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Discussion Starter · #1 ·
I'm planning to build a riser for my HT, that would have a height of 1' but I have an HVAC vent right in the middle of it. Not sure how to move it. Should this be moved high up the wall or somehow extended so that the new vent is on the riser floor. Any ideas are welcome.

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Assuming that it is a supply outlet (air blows out of it when the system fan is on) you could either move it up higher in the wall, or locate a floor register in the new floor of the riser. The floor registers are narrower and made of heavier gauge metal. Either way, just try not to block the airflow with furniture, etc. My thoughts are that it would be simpler to just move it up higher on the wall.
 

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I'm planning to build a riser for my HT, that would have a height of 1' but I have an HVAC vent right in the middle of it. Not sure how to move it. Should this be moved high up the wall or somehow extended so that the new vent is on the riser floor. Any ideas are welcome.

Thanks


View attachment 3155941
I'd just extend it to the front of the riser. We did this on one of the installs. You can see the air vent facing front. (The holes are where 18" IB subs went)
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Discussion Starter · #5 ·
Assuming I want to keep the new vent on the floor riser, should I remove the existing register and replace it with something like this? (this might not extend enough)

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Or remove the existing register, add a flexible duct and then add a new register?
 

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Subwoofers below the seats on the Riser! W00! that is pretty awesome.
Yes, the riser was large enough for 2 18 inch subs in an infinite baffle install firing directly into the main seating. It turned out awesome.
 

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It's 10" x 4".
Here’s a link to a floor register that is 10”x4”:

Floor Register

Here is a link to a 90-degree flanged boot (the flange would make it easy to attach to the floor, but it is optional if you want to do it another way):

90-degree flanged boot

Here is a link to a straight flanged boot:

Straight flanged boot

The straight flanged boot could be fastened to the wall over the existing opening. Seal the joint with the wall airtight. If needed, run 6” round duct between the stackboot and the other boot to the location in the floor that you want to place the floor register. Insulate all ductwork. (Note, if this is the only supply air outlet in the theater, it might not be enough to offset the heat generated by the people and equipment.) I hope that helps, good luck.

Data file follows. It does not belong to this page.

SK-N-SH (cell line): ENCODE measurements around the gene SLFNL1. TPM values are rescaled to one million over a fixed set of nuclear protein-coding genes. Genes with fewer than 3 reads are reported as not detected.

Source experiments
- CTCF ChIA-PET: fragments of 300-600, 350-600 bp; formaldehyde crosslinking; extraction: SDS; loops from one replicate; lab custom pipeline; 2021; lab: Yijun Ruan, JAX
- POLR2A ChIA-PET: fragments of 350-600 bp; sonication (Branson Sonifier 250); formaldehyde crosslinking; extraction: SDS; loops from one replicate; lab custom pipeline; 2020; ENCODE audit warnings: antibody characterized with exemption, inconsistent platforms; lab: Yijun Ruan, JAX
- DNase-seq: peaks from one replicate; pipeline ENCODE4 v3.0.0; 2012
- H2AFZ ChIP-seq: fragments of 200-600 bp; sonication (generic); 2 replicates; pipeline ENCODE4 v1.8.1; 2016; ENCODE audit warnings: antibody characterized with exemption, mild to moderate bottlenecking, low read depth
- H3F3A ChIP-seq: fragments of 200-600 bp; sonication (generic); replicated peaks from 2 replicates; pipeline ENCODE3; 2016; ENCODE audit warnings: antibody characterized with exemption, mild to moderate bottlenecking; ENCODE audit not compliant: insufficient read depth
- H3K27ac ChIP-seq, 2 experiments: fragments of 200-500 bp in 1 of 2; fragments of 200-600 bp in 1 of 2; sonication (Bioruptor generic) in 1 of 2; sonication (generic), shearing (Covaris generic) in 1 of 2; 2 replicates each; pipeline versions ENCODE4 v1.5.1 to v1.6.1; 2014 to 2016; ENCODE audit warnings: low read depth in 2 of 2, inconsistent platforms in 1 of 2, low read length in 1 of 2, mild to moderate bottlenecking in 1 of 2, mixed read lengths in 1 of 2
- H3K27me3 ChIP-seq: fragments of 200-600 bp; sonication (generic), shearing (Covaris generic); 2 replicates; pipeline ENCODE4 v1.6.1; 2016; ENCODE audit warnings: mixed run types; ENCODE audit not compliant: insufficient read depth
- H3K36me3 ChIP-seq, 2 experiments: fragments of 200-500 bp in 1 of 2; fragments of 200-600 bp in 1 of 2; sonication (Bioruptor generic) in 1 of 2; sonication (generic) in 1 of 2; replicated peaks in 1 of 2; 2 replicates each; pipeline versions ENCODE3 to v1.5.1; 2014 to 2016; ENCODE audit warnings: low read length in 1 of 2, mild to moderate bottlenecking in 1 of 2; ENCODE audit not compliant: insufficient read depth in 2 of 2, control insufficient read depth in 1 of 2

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I would extend the venting into the riser, creating a heat/cooling vent up against the wall, about 4 to 6" way from the wall, depending how large the heat register you are going to use to make it 'look right' along with the kickboard trim installed on the wall. Additionally, instead of using the riser as a subwoofer box per se, I would use it as a bass absorption chamber, as designed by Dennis Erskine years ago. You would then cut holes into the riser, again, along the edge, replicating the heat register, and make them look like the heat register, but providing a different function for the room.

IMHO, this will make it look right, and have dual functions.

Here is a the link to the article. Post 36 of this thread.
 

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I had the same thought of bringing it up through the top of the riser near the back wall assuming your back row chairs have some separation from the wall. Make the register bigger than the current one to slow down the air and make it quieter.
 

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Discussion Starter · #15 ·
Thanks all for the guidance. I really like @Charles Collins idea of using the straight flanged boot that could be fastened to the wall over the existing opening. That way I don't have to cut the drywall and take out the existing flange. I would use a flexible duct and as others suggested install a register around the back wall along with some more vent for bass absorption.

I have around 3-4 feet behind the back row chairs and also have one more vent in the room, so hopefully, it would be enough to cool/heat the room.
 
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